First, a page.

Flying sucks enough as it is, but a Transportation Security Administration employee deciding to root around in your laptop or cellphone can make it even worse. This practice of searching electronic devices has been going on for years at international airports, but this was limited to travelers flying in and out of the US. Recently there has a large uptick in the number of devices searched by Customs and Border Protection agents: Last year, CBP officials searched 30,000 devices, up from just 5,000 in 2015.
Last October, the TSA announced it would ramp up its own screening of electronic devices for domestic passengers, but hasn’t published any information on policies surrounding this practice, or how many searches have been conducted. On Monday, the American Civil Liberties Union Foundation of Northern California announced it had filed a FOIA lawsuit demanding government documents about the practice.
The ACLU Foundation of Northern California had previously sought these documents through a FOIA request last December, but the TSA didn’t provide the documents.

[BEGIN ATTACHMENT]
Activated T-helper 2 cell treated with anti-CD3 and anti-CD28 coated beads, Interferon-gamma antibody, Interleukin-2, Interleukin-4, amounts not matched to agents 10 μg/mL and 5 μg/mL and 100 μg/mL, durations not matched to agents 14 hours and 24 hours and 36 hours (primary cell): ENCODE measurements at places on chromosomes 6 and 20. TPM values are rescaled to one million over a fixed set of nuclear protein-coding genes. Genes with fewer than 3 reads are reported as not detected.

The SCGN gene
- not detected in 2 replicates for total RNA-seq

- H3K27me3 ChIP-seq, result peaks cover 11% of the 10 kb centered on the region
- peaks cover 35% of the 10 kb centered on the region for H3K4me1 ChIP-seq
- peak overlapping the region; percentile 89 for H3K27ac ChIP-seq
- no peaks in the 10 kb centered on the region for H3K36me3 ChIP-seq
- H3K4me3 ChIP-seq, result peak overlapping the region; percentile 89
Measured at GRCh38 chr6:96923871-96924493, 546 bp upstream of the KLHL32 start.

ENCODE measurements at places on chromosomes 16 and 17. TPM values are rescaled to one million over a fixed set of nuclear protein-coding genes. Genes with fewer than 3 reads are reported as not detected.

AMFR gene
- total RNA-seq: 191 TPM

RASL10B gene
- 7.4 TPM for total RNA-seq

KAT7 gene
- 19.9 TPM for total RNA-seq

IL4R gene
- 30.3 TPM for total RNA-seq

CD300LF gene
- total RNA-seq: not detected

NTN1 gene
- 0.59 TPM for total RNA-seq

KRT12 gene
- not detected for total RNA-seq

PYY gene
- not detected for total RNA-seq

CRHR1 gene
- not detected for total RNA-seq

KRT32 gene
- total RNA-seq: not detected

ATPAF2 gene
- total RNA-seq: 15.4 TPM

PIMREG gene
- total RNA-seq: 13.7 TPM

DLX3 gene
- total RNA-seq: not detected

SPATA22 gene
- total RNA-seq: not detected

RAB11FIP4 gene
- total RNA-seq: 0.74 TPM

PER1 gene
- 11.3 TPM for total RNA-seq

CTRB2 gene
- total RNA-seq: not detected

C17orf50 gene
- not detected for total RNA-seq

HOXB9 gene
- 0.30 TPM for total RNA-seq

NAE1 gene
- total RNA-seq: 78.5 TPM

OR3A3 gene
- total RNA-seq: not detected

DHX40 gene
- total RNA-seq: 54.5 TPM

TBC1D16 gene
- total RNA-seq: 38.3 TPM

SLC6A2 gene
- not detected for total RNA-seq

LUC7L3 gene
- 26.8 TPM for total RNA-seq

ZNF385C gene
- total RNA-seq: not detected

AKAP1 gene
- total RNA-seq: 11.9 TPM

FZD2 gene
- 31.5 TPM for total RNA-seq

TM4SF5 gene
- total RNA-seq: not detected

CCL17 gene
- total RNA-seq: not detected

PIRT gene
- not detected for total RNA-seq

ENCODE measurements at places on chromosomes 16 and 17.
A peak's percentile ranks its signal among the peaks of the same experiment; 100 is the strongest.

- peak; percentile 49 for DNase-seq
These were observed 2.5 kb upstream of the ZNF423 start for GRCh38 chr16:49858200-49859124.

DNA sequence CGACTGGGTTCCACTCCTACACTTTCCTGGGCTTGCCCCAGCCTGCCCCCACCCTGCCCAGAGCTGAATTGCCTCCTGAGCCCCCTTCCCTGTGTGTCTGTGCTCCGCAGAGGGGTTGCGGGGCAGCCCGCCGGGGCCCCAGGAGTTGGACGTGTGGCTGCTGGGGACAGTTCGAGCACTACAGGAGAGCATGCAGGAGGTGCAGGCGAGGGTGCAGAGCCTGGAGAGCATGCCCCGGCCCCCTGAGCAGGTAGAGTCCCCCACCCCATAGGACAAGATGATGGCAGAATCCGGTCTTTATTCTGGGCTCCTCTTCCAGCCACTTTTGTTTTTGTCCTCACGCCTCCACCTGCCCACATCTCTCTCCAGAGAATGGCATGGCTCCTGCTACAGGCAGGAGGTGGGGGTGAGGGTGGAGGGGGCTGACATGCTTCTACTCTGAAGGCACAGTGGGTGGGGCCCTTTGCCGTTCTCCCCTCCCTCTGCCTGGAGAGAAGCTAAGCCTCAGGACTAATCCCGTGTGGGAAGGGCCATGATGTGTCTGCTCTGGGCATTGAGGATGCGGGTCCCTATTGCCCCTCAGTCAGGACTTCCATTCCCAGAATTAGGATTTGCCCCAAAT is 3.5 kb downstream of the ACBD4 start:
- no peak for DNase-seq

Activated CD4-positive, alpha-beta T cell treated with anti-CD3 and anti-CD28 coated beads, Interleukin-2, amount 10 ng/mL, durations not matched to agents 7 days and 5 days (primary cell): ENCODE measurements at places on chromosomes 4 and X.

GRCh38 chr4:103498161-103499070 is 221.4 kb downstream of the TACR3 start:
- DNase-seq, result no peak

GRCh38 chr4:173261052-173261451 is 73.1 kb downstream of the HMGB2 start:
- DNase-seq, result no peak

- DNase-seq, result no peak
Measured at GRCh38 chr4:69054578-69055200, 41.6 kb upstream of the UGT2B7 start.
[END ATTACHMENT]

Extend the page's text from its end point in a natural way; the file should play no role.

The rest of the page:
“TSA is searching the electronic devices of domestic passengers, but without offering any reason for the search,” Vasudha Talla, a staff attorney with the ACLU Foundation of Northern California, said in a statement. “We don’t know why the government is singling out some passengers, and we don’t know what exactly TSA is searching on the devices. Our phones and laptops contain very personal information, and the federal government should not be digging through our digital data without a warrant.”
The issue of warrantless searches at airports has been a major issue for the ACLU and other civil rights organizations like the Electronic Frontier Foundation for years. Although the US Supreme Court ruled in 2014 that a cop has to get a warrant before searching the cell phone of someone who has been arrested, the CBP has argued that this legal protection against warrantless searches doesn’t apply at the US border.
The problem is that TSA is searching the electronic devices of US citizens taking domestic flights, not just passengers entering or leaving the US. As the ACLU details in its FOIA lawsuit, this includes the use of devices such as the Cellebrite Universal Forensic Extraction Device, which can be used to extract information from a cellphone’s SIM cards and is used by the TSA at every airport in California.
Until the TSA provides more details on policies surrounding this practice of searching domestic US passengers’ devices without a warrant, US travelers can read about their rights at airports here.